Choosing a place to worship

smitchell@tri-statedefender.com | 7/16/2008, 7 p.m.

Memphis often is called “the city of churches.” Where people choose to worship reflects myriad penchants and preferences, with one constant – people seem to want to feel connected to a warm and caring community of others who share their values and beliefs.

Here is what a sampling of Memphians had to say about their places of worship:




“I love my church because it’s my family church. We have been there for four generations. Our congregation is small, and everyone knows everyone. There is a wide degree of diversity – people of different races and ethnic groups. We all have so many opportunities to get involved with outreach. We support foreign missions to other countries, and First United has a long history of community service in our city. We got involved with First Works some years ago. It’s a social services ministry to the community.
“Right now, we are meeting at St. Jude Children’s Hospital because our church burned down a couple of years back. But we are rebuilding. Even that awful experience has brought us closer as a church family and community of believers who believe that God can sustain us through even the darkest experiences.”

Laura Deskin
First United Methodist Church
“I am between churches right now, but I realize that I must give due diligence to pray about finding a church home. I understand that being a part of some local body of believers is important. People in corporate worship not only honor God, but they offer each other support and strength in dealing with the adversities we all experience at one time or another.
“My life will be so much richer and fulfilling as I get connected with a church family. I have not looked as hard as I should, but I’m not giving up. A church is very critical to my life. I understand that very well. My prayer is that the Lord will lead me to the place He wants me to be. I have faith and hope that a new church home is on the horizon. For this, I do appreciate the Lord.”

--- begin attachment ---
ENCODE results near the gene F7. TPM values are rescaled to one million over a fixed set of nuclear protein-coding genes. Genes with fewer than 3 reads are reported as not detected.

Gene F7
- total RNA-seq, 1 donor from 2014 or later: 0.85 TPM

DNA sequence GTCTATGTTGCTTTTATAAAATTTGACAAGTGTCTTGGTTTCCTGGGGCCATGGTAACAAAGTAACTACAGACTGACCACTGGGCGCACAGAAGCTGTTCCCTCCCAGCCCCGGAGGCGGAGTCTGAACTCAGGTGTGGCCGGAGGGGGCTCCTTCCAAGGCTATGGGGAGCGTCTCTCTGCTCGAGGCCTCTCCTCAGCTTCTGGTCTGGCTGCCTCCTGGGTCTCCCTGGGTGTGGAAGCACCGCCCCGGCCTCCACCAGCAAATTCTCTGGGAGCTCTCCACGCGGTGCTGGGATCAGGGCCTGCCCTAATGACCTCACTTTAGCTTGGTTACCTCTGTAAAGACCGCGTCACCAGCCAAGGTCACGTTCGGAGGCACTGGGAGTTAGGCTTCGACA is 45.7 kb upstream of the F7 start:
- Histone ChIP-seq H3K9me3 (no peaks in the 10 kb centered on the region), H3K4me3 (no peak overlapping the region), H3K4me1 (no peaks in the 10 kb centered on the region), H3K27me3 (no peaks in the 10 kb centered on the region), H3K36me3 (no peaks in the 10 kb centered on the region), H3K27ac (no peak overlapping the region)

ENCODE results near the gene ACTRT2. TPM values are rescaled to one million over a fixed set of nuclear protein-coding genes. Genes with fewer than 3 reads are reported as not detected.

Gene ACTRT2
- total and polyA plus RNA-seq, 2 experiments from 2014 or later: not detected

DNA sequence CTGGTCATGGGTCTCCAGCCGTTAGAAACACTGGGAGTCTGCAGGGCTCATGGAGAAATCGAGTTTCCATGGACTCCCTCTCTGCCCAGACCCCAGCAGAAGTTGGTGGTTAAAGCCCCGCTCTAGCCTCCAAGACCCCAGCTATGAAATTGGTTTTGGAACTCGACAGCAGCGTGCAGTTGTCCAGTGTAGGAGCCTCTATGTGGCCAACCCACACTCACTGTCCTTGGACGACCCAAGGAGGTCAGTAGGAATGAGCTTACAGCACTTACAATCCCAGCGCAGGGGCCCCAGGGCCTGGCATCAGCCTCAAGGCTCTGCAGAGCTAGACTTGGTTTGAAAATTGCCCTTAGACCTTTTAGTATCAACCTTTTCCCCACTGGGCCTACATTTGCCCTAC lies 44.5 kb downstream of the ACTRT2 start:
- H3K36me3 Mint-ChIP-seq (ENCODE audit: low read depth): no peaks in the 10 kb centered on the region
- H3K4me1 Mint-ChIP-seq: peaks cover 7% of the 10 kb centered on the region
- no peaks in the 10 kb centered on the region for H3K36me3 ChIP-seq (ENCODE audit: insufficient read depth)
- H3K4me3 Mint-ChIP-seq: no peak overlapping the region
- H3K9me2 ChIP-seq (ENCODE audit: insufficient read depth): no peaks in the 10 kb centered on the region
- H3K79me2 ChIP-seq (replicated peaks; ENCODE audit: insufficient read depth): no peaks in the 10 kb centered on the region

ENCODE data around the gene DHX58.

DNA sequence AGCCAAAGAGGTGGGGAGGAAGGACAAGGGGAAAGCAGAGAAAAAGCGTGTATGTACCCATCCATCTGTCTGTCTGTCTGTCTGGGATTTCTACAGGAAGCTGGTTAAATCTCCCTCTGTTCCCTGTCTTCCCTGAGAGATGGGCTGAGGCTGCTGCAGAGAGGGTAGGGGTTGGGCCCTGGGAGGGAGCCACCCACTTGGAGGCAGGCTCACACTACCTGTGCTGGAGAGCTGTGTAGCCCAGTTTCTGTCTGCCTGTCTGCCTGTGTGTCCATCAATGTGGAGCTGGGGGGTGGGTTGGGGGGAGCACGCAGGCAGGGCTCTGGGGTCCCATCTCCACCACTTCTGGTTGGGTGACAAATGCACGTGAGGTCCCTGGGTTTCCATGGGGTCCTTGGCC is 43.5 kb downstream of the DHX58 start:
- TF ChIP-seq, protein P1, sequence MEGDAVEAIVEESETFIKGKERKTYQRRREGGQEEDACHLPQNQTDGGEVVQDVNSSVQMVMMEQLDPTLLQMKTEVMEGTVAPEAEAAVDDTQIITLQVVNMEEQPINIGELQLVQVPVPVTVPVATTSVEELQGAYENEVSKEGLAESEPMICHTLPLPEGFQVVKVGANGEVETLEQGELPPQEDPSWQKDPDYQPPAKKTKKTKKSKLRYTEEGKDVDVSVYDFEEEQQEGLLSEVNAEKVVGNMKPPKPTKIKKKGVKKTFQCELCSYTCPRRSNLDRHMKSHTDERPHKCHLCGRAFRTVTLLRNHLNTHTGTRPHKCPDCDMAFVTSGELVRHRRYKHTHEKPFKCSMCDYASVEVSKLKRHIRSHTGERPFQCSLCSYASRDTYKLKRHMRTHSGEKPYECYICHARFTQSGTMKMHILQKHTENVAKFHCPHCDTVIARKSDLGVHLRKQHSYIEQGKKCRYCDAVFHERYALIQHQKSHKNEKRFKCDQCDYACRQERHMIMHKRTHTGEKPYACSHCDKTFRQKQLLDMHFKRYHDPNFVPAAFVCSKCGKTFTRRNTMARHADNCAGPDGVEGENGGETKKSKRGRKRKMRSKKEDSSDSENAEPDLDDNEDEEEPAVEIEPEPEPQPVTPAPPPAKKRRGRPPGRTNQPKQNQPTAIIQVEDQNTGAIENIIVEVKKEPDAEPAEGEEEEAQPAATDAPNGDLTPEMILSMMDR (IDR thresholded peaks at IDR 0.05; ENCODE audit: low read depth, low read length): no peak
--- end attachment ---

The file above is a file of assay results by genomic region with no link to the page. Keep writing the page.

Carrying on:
Jeff Hewlett
‘Between churches’
“My pastors are Leo and Alma Holt. I was raised in a traditional Baptist church, but the Lord led me to this non-denominational ministry in 1994. I just love my pastor and his wife. It’s such a loving church, and the Bible teaching we get has really helped me grow in my faith. They are reaching the world for Jesus, and it’s just so great to be a part of this ministry.”

Shirley Horn
Grace Christian Fellowship Church



 

“I’m not a big fan of organized religion, but I consider myself a very spiritual person. Although I am not a Buddhist, I wear a Tibetan Prayer Wheel around my neck. And that is part of the Tibetan Buddhist tradition.
“The Prayer Wheel contains small pieces of paper with prayer requests on them. These are things that I pray for constantly – they are the people I love and know and some other requests I really feel strongly about.
“When it comes to religion or spirituality, I believe it is quite simple: loving our God and loving every man as my brother.
“My personal evolution began in reform Judaism. My place of worship was Temple Israel for a number of years. But over the years, I have adopted the Taoism philosophy. Energy cannot be created. It only changes form. My spirituality defies any label, I believe. I’m a Malcolmist, if you just want a label. I am just me.”
Malcolm Levi
‘I am just me’
“I was raised up in different doctrines. I attended a Baptist church and went to a Roman Catholic school until the ninth grade. And so, I developed a strong fear of God – an awe of the Almighty, Maker of heaven and earth.